Biography of Private Walter Carrington, (26870)
2nd Battalion Lincolnshire Regiment
Died 4th March 1917
- Name: Walter Carrington
- Date of birth: 1883
- Place of Birth: Billingborough, Lincolnshire, England
- Date of Birth Registration: October – December 1883
- Place of Birth Registration: Bourne District
- Name: Unknown as is so called father William Carrington died in 1880 but probably John Johnson as he married his mother in the same year he was born.
- Place of Birth:
- Name: Jane Gibson
- DOB: 1853
- Place Of Birth: Braceby, Lincolnshire, England
- John H Johnson, 1875, Roxholm (Step brother)
William Johnson, 1877, Thurlby (Step brother)
Eleanor Mary Carrington, 1877, Basford (Half sister)
James C Johnson, 1879, Thurlby (Step brother)
Sarah V Johnson, Billingborough, (Step sister)
Mary A Johnson, 1882, Billingborough (Step sister)
Walter Carrington, 1883, Billingborough
Arthur Johnson, 1889, Billingborough (Half brother)
Frances Jane Johnson, 1891, Billingborough (Half sister)
Henry Johnson, 1894, Billingborough (Half brother)
Frederick Johnson, 1897, Billingborough (Half brother)
- 1891: Walter is living with his mother and step father in Billingborough, Lincolnshire
- 1901: Walter is living with the Waters family in Dyke, Lincolnshire as a boarder working as a horseman on farm.
- 1911: Walter is living with his mother in Billingborough, Lincolnshire. The census gives him an age of 27 and he is listed as a farm labourer.
- Walters brothers fought in WW1. James who was wounded and has been discharged. Lance Corpl. Arthur Johnson in the Lincolns, Cyclist H. Johnson, Pte F. Johnson in the Lincolns and W Johnson.
- Name: Flora Stead
- Date of birth: 1888
- Place of Birth: Wittering, Northamptonshire, England
- Date of Marriage: 25 May 1915
- Place of Marriage: Thurlby, Lincolnshire
- John Frederick Carrington, 1916, Billingborough
- Father: John Stead
- Mother: Jane Archer
- Grantham Journal Saturday 5th May 1917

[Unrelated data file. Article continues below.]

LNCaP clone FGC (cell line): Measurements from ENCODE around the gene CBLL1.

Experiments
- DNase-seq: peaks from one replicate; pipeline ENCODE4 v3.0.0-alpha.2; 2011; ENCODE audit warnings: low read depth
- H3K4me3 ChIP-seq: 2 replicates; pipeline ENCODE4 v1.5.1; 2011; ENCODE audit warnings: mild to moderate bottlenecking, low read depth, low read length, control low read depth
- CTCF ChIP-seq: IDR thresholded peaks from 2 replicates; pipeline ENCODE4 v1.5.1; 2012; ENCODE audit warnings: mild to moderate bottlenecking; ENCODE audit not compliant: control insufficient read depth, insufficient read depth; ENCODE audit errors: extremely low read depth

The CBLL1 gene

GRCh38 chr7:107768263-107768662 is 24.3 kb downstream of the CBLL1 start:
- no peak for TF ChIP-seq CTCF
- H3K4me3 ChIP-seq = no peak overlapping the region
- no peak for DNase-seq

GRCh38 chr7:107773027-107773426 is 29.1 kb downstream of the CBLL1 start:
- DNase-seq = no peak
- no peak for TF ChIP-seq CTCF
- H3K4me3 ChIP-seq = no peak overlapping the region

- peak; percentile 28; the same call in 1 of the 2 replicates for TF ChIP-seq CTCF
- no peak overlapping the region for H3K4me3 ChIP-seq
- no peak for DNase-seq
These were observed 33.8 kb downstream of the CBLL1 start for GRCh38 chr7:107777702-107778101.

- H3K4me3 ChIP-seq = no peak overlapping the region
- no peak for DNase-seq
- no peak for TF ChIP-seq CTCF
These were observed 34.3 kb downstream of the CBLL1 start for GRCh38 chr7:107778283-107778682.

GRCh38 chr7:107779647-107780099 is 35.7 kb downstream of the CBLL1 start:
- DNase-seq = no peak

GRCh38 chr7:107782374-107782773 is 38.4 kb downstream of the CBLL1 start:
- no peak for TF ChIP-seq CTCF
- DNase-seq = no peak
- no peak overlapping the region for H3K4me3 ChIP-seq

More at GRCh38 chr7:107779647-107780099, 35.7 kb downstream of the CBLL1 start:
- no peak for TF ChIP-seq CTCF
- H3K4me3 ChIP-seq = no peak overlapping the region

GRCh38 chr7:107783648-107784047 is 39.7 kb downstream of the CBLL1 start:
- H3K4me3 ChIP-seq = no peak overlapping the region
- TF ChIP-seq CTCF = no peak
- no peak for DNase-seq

KILLED, WOUNDED AND MISSING:- Another of our brave boys has made the great sacrifice. We refer to Pte Ed. Chapman (Lincolnshire Regiment, T.F.) aged 27, whose father Mr J E Chapman, Crown Hotel, on Saturday received an official telegram stating that his son was dangerously ill aboard suffering from severe gunshot wound in the right thigh. This was followed on Monday by another wire stating that he had succumbed. Pte Chapman was well known and much liked. He assisted his father, the local agent for Messrs Warwicks and Richardsons Ltd., and was at one time secretary of the Town F. C. News has also been received that Pte Fred Harrison, son of Mr H.C. Harrison, corn merchant, has been wounded by shrapnel in the face, arm and leg on April 21st. He was the first to enlist from here, under the late Lord Kitchener’s appeal and joined the Lincolns being transferred to a Machine Gun Corps. In France he has had some hairbreadth escapes. Only a week before he told of the explosion of an ammunition dump while his party were crossing a bridge, which was blown up and he with it but as he cheerily remarked his luck stuck to him and got off with a few bruises and a shaking. He has also had his riffle smashed in his hand by enemy fire and has been blown out of the trenches. His letter is in most cheerful terms and he says he is in a fine hospital on the coast. Mr Philip Harris of Pointon has also heard from his son Pte George Harris (Lincolns) stating that he has been wounded and is now in a hospital at Paisley. A short time ago he received gunshot wound in the leg and was sent to Horbling V.A.D. Hospital, where he made a good recovery. Only a week or two ago news was received that another son Pte Harold Harris (Lincolns) had been wounded in the leg. He is making satisfactory progress. There are two other sons of this family fighting in France. Another local bot – Pte T Dawson (York and Lancaster Regiment), who has been wounded twice previously, has again been disabled. He is a son of Mr Tom Dawson and brother to Mr Edward Dawson, carrier. Mrs Johnson of High Street and her friends are much concerned at the absence of news of her son Pte Walter Carrington (Lincoln Regiment) , who has not been heard of for many week. This is a most patriotic family, for there were six boys in the Army, but one of them (James), who was wounded has been discharged. The others are Lance Corpl. Arthur Johnson (Lincolns), Cyclist H. Johnson, Pte F. Johnson (Lincolns) and W Johnson. Another local boy – Gunner Martin Spencer (R.G.A) has not been heard of for quite a long time and letters addressed to him have been returned.